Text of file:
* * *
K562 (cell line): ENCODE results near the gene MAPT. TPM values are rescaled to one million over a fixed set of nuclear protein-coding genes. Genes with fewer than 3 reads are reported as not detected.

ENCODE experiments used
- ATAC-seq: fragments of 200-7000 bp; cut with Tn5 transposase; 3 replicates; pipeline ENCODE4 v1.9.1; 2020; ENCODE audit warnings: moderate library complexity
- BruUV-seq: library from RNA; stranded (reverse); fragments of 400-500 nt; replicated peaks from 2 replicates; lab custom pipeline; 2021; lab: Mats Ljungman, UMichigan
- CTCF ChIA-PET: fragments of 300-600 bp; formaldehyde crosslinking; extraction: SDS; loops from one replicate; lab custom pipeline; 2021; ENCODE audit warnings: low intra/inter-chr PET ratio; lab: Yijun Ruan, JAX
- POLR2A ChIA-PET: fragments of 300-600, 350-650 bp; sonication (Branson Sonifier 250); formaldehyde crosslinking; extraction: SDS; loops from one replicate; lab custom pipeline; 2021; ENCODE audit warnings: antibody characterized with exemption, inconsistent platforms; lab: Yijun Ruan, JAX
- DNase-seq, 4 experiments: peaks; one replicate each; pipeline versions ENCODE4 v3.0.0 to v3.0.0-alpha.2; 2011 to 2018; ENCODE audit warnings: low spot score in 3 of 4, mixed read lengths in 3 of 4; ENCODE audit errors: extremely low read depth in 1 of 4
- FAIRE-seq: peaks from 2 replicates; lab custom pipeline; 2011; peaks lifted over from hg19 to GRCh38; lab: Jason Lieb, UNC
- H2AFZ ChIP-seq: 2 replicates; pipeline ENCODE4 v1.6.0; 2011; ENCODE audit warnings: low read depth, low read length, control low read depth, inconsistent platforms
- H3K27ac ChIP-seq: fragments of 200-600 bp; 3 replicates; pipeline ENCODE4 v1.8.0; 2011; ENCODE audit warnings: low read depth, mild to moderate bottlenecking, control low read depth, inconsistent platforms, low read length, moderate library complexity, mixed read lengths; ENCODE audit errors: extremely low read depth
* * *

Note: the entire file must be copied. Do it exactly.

K562 (cell line): ENCODE results near the gene MAPT. TPM values are rescaled to one million over a fixed set of nuclear protein-coding genes. Genes with fewer than 3 reads are reported as not detected.

ENCODE experiments used
- ATAC-seq: fragments of 200-7000 bp; cut with Tn5 transposase; 3 replicates; pipeline ENCODE4 v1.9.1; 2020; ENCODE audit warnings: moderate library complexity
- BruUV-seq: library from RNA; stranded (reverse); fragments of 400-500 nt; replicated peaks from 2 replicates; lab custom pipeline; 2021; lab: Mats Ljungman, UMichigan
- CTCF ChIA-PET: fragments of 300-600 bp; formaldehyde crosslinking; extraction: SDS; loops from one replicate; lab custom pipeline; 2021; ENCODE audit warnings: low intra/inter-chr PET ratio; lab: Yijun Ruan, JAX
- POLR2A ChIA-PET: fragments of 300-600, 350-650 bp; sonication (Branson Sonifier 250); formaldehyde crosslinking; extraction: SDS; loops from one replicate; lab custom pipeline; 2021; ENCODE audit warnings: antibody characterized with exemption, inconsistent platforms; lab: Yijun Ruan, JAX
- DNase-seq, 4 experiments: peaks; one replicate each; pipeline versions ENCODE4 v3.0.0 to v3.0.0-alpha.2; 2011 to 2018; ENCODE audit warnings: low spot score in 3 of 4, mixed read lengths in 3 of 4; ENCODE audit errors: extremely low read depth in 1 of 4
- FAIRE-seq: peaks from 2 replicates; lab custom pipeline; 2011; peaks lifted over from hg19 to GRCh38; lab: Jason Lieb, UNC
- H2AFZ ChIP-seq: 2 replicates; pipeline ENCODE4 v1.6.0; 2011; ENCODE audit warnings: low read depth, low read length, control low read depth, inconsistent platforms
- H3K27ac ChIP-seq: fragments of 200-600 bp; 3 replicates; pipeline ENCODE4 v1.8.0; 2011; ENCODE audit warnings: low read depth, mild to moderate bottlenecking, control low read depth, inconsistent platforms, low read length, moderate library complexity, mixed read lengths; ENCODE audit errors: extremely low read depth